RailPictures.Net Photo: Louisville & Nashville Steam 2-8-4 at Lima, Ohio by Collection of Ron Flanary
 
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Photo Location Map Locomotive Details Location/Date of Photo


» Louisville & Nashville (more..)
» Steam 2-8-4 (more..)
» Lima Locomotive Works (more..)
» Lima, Ohio, USA (more..)
» February, 1949
Locomotive No./Train ID Photographer
» Unknown
» Unknown
» Collection of Ron Flanary (more..)
» Contact Photographer · Photographer Profile 
Remarks & Notes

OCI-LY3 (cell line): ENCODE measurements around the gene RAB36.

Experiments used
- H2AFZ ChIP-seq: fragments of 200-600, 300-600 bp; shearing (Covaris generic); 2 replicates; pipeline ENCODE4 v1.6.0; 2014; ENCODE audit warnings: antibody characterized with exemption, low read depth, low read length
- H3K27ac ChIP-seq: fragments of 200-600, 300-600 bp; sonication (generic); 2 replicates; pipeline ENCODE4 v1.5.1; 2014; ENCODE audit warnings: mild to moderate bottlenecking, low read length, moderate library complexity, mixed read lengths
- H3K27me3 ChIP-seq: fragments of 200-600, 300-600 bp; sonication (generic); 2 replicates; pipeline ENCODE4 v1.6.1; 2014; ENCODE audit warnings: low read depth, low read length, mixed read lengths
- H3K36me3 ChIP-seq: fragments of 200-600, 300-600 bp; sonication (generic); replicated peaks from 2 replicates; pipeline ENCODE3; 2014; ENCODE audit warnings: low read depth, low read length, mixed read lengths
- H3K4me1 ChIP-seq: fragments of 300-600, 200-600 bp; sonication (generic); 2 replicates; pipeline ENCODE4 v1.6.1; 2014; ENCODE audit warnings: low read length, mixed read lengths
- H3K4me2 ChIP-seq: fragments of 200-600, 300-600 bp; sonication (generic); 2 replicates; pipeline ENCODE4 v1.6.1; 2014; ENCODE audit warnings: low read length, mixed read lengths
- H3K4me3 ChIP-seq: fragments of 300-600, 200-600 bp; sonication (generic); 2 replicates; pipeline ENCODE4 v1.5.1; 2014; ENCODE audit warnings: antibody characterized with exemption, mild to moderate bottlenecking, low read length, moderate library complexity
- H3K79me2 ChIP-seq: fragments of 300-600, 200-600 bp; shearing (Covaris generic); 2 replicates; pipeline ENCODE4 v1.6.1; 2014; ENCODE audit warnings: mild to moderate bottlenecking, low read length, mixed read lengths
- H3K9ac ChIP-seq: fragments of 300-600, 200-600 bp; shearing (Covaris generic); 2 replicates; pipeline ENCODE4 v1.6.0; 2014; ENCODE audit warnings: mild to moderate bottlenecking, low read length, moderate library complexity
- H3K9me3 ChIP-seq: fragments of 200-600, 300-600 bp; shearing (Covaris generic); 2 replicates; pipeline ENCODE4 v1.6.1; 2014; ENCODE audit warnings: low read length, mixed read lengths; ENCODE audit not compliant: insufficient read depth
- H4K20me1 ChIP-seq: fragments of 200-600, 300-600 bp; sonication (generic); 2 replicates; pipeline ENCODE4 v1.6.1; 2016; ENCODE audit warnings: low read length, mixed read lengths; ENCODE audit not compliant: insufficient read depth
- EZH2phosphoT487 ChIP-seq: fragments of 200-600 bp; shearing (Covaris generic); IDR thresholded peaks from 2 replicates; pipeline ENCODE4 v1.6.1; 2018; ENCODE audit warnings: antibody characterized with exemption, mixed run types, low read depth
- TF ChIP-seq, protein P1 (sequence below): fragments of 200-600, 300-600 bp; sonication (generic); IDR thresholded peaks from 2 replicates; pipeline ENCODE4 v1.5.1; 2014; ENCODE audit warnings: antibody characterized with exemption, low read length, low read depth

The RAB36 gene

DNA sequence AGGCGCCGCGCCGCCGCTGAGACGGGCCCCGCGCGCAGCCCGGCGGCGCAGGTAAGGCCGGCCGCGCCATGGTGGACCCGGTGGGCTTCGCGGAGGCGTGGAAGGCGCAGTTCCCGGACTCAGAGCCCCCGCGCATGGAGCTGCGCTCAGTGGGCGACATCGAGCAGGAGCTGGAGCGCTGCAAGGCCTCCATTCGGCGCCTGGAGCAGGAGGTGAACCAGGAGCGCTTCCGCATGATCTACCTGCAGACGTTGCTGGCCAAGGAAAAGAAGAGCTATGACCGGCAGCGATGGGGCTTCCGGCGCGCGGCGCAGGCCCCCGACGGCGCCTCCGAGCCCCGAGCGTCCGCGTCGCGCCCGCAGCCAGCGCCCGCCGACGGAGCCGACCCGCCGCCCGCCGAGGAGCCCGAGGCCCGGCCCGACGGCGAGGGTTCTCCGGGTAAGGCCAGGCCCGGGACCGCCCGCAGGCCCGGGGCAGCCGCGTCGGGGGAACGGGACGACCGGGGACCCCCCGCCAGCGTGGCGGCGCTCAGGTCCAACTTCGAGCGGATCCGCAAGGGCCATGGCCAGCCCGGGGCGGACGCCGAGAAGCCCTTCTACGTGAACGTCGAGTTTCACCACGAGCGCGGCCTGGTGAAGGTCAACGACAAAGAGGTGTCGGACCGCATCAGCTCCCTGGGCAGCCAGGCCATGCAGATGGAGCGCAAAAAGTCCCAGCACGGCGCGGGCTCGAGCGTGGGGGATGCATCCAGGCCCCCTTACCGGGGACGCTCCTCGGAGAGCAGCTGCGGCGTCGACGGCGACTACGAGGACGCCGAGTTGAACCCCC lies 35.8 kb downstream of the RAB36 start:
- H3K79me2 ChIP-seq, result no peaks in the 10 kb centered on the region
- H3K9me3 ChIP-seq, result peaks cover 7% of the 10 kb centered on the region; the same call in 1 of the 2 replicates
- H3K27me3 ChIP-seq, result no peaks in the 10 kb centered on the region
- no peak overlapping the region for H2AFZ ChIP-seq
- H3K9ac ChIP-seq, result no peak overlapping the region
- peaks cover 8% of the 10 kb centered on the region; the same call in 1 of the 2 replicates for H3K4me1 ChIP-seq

In the early ‘40s, the Louisville & Nashville Railroad was in need of new motive power for both freight and passenger service. After extensive studies, the company opted for 14 new E6 passenger locomotives to handle the varnish runs, and 14 2-8-4s from Baldwin. In both cases, the new power arrived on the property in 1942—just in time to help the “Old Reliable” deal with a huge upturn in traffic for WWII. The steam locomotives—which were classed as M-1s—were eventually nicknamed “Big Emmas” by the Cincinnati Division crews who handled them between Corbin and Cincinnati. Four of the engines came with steam and signal lines for passenger service, and handled through trains such as the Southland and Flamingo, plus turns on locals and troop trains. Another six Baldwin “Emmas” were added in 1944. In 1948, studies were made again on post-war motive power needs. The L&N was still committed to coal and the steam locomotive, so an order for 22 brand new 2-8-4s from Lima (by then, Lima-Hamilton) was placed. In this scene from early 1949, one of the “Emmas” from that order is under construction at Lima’s plant in Ohio. Two Lima workmen are using a pry bar to ease something into place behind the valve gear of this engine (unfortunately, the number is unknown). The power reverse has been mounted and some of the valve gear linkage, but except for the eccentric crank, the rods are still to come. The unpainted metal parts reveal the newness of the locomotive. To the right is the General Steel Castings engine bed of a sister M-1. This huge casting also included the cylinders and main air reservoir. To illustrate the then routine process of constructing such huge machines in the US from scratch at that time, the first of the 22 L&N Limas steamed south on the B&O en route to Cincinnati on January 14, 1949. That’s a brand new locomotive about every five days. The last one—L&N 1991—was dispatched on May 11th, just three days ahead of Lima’s last steam locomotive—Nickel Plate 779. The fleet of 42 L&N 2-8-4s performed like champs, but their reign was brief. The last one rolled into DeCoursey, KY with a coal train from Ravenna on November 3, 1956. For big steam on the L&N, it was over. And---sadly not a single one of these outstanding machines was saved from scrap. (Lima-Hamilton Photo)
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